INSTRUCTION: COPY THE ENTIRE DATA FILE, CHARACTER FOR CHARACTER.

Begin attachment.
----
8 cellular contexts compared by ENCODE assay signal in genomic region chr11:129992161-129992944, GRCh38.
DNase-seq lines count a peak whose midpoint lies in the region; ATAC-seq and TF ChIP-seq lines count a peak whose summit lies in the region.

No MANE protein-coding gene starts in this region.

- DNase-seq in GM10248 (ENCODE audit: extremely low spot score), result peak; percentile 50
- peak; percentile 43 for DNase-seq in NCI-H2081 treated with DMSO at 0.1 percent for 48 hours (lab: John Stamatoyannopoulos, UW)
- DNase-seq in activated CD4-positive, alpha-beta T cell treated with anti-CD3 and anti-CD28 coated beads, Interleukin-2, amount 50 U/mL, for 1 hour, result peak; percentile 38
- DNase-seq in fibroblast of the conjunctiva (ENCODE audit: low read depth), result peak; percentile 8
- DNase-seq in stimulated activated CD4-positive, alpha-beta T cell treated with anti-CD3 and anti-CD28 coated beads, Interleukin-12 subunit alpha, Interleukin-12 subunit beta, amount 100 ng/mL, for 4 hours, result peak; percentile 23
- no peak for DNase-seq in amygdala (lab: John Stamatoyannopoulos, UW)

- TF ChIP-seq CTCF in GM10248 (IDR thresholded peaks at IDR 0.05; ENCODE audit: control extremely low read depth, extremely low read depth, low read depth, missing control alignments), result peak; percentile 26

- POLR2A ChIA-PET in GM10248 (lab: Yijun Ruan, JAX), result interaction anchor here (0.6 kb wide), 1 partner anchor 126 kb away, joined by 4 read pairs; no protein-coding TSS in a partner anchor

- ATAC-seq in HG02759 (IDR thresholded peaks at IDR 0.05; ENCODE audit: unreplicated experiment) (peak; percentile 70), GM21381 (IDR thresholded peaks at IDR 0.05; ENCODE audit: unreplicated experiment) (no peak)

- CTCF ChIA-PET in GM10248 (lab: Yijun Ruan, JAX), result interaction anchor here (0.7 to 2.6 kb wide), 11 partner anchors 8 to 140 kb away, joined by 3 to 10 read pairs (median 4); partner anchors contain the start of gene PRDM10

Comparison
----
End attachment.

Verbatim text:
8 cellular contexts compared by ENCODE assay signal in genomic region chr11:129992161-129992944, GRCh38.
DNase-seq lines count a peak whose midpoint lies in the region; ATAC-seq and TF ChIP-seq lines count a peak whose summit lies in the region.

No MANE protein-coding gene starts in this region.

- DNase-seq in GM10248 (ENCODE audit: extremely low spot score), result peak; percentile 50
- peak; percentile 43 for DNase-seq in NCI-H2081 treated with DMSO at 0.1 percent for 48 hours (lab: John Stamatoyannopoulos, UW)
- DNase-seq in activated CD4-positive, alpha-beta T cell treated with anti-CD3 and anti-CD28 coated beads, Interleukin-2, amount 50 U/mL, for 1 hour, result peak; percentile 38
- DNase-seq in fibroblast of the conjunctiva (ENCODE audit: low read depth), result peak; percentile 8
- DNase-seq in stimulated activated CD4-positive, alpha-beta T cell treated with anti-CD3 and anti-CD28 coated beads, Interleukin-12 subunit alpha, Interleukin-12 subunit beta, amount 100 ng/mL, for 4 hours, result peak; percentile 23
- no peak for DNase-seq in amygdala (lab: John Stamatoyannopoulos, UW)

- TF ChIP-seq CTCF in GM10248 (IDR thresholded peaks at IDR 0.05; ENCODE audit: control extremely low read depth, extremely low read depth, low read depth, missing control alignments), result peak; percentile 26

- POLR2A ChIA-PET in GM10248 (lab: Yijun Ruan, JAX), result interaction anchor here (0.6 kb wide), 1 partner anchor 126 kb away, joined by 4 read pairs; no protein-coding TSS in a partner anchor

- ATAC-seq in HG02759 (IDR thresholded peaks at IDR 0.05; ENCODE audit: unreplicated experiment) (peak; percentile 70), GM21381 (IDR thresholded peaks at IDR 0.05; ENCODE audit: unreplicated experiment) (no peak)

- CTCF ChIA-PET in GM10248 (lab: Yijun Ruan, JAX), result interaction anchor here (0.7 to 2.6 kb wide), 11 partner anchors 8 to 140 kb away, joined by 3 to 10 read pairs (median 4); partner anchors contain the start of gene PRDM10

Comparison